U.S. Treasuries trickled lower today after the latest
retail sales report showed a small increase in May sales and an upwardly revised number for April.
Lately, the two-year note lost 1/32 to 100 10/32, with a yield, which moves inversely to the price, of 4.802%. The 10-year benchmark note slipped 3/32 to 98, raising the yield to 5.266%, and the 30-year Treasury bond dipped 2/32 to 95 30/32, moving the yield higher to 5.657%.
Debt strategists said Treasuries moved lower today because the retail sales report, though weaker than expected, still presented evidence of a slight uptick in consumer spending. "If you'd seen a negative number, you would have seen the bond market take off," said Michael Maurer, Treasury strategist at
A.G. Edwards & Sons
, adding that the retail sales report was a "slight positive" for the economy.
According to the latest data released by the
, retail sales in May rose 0.1%, compared with the 0.2% increase economists expected. Excluding auto sales, retail sales rose 0.3% for the month. April's retail sales were revised up to reflect an increase of 1.4%. The preliminary report indicated that retail sales for April rose 1.1%.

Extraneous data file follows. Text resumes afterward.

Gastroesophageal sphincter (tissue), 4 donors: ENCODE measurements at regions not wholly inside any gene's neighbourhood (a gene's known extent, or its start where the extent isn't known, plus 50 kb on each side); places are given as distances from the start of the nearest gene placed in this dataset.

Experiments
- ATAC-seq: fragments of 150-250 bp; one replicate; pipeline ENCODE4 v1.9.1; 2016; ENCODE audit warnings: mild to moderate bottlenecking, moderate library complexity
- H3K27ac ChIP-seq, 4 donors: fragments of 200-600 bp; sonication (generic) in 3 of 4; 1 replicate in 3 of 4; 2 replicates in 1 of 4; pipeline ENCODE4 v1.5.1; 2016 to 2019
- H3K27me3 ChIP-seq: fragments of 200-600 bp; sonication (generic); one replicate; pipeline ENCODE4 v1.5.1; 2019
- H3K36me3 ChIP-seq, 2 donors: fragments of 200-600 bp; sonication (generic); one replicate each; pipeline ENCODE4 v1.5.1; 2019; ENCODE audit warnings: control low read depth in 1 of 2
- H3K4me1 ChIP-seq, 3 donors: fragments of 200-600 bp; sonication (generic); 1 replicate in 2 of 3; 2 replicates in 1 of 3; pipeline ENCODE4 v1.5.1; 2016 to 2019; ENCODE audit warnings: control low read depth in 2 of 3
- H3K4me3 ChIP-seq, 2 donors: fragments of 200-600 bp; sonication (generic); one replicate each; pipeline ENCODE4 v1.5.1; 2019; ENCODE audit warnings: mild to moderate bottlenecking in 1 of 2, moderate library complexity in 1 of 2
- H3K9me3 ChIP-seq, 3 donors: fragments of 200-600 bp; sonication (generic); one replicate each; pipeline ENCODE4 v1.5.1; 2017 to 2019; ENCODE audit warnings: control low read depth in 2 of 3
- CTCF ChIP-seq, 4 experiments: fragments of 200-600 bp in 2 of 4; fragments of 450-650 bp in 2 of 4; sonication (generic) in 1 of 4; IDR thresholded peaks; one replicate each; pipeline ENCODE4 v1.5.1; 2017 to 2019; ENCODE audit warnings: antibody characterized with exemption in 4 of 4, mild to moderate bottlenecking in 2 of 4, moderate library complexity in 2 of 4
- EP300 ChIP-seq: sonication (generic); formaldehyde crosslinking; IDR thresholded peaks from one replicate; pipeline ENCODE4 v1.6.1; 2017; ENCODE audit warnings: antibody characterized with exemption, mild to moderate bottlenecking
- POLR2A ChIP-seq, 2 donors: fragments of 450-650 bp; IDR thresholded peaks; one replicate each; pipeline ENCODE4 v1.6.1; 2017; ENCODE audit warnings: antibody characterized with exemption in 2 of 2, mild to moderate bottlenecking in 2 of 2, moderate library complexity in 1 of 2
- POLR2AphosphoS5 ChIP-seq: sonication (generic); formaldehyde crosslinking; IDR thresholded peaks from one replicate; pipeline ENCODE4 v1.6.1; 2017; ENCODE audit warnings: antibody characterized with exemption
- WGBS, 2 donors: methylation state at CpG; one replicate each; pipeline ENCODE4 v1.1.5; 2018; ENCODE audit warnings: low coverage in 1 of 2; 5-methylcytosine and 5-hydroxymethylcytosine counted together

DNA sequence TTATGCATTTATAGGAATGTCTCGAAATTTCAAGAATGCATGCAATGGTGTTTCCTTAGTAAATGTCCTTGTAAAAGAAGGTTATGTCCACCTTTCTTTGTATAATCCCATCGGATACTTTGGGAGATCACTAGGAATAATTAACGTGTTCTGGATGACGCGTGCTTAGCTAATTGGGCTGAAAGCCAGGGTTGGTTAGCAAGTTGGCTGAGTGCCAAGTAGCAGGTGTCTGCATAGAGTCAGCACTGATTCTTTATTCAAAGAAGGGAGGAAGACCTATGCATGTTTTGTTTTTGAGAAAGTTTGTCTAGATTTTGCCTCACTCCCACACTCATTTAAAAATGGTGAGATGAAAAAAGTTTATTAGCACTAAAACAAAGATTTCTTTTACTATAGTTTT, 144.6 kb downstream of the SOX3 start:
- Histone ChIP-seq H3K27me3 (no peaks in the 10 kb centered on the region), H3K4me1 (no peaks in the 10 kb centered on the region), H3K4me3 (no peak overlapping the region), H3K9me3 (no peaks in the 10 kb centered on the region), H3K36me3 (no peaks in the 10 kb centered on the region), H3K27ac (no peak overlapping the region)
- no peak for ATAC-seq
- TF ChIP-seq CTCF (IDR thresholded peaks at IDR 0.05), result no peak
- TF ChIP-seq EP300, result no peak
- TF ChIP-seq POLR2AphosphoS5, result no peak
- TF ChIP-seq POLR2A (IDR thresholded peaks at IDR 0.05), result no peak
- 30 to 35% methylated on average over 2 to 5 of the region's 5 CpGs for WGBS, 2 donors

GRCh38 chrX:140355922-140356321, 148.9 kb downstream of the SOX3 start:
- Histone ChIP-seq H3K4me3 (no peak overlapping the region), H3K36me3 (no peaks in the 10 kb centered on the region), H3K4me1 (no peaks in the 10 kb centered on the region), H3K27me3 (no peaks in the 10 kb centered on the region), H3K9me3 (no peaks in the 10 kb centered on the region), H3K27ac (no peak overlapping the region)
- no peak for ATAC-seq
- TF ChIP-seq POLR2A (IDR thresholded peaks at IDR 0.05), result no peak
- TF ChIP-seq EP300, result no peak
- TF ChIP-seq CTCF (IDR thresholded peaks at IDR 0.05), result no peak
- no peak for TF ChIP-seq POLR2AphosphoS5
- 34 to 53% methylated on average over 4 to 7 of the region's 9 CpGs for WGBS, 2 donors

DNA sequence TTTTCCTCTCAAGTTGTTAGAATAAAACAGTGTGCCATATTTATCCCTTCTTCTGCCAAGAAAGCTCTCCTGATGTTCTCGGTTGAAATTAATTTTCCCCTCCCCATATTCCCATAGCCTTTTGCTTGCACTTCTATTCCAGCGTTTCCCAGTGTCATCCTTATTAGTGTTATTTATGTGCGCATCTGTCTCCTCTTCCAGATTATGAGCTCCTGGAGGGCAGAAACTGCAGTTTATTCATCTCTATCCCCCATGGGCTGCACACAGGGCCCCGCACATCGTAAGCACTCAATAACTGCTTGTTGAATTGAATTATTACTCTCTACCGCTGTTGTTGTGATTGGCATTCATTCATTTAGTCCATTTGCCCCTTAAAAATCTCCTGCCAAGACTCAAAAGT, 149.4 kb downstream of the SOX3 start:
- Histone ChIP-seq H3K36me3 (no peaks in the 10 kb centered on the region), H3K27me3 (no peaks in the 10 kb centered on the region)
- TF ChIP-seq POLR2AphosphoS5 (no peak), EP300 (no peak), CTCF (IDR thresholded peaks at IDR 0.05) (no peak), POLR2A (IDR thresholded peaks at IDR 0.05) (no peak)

"I think they were pretty good. They revised the prior month April up and basically for the level of sales to have held up, that was pretty good," said Frazier Evans, senior economist at
Colonial Investment Services
. "Basically, what's holding the economy together is the consumer. Everything else is kind of soggy on the corporate side." That said, the economist cautioned against reading too much into the number for May, which is based on a limited sample.
Beige Book, a compilation of findings used to gauge the health of the economy, showed that "economic activity was little changed or decelerating in April and May," according to
The bond market continues to expect Alan Greenspan and his crew of central bankers to continue their policy of easing. According to the July
fed funds futures contract, the bond market continues to price in a 100% chance of a 25 basis point rate cut at the Fed's next meeting on June 26-27.
As for the rest of the week, market observers said the upcoming
producer price index and
consumer price index will guide Treasury trading. Larry Berman, fixed-income strategist at
CIBC World Markets
believes the market is expecting a weaker CPI index.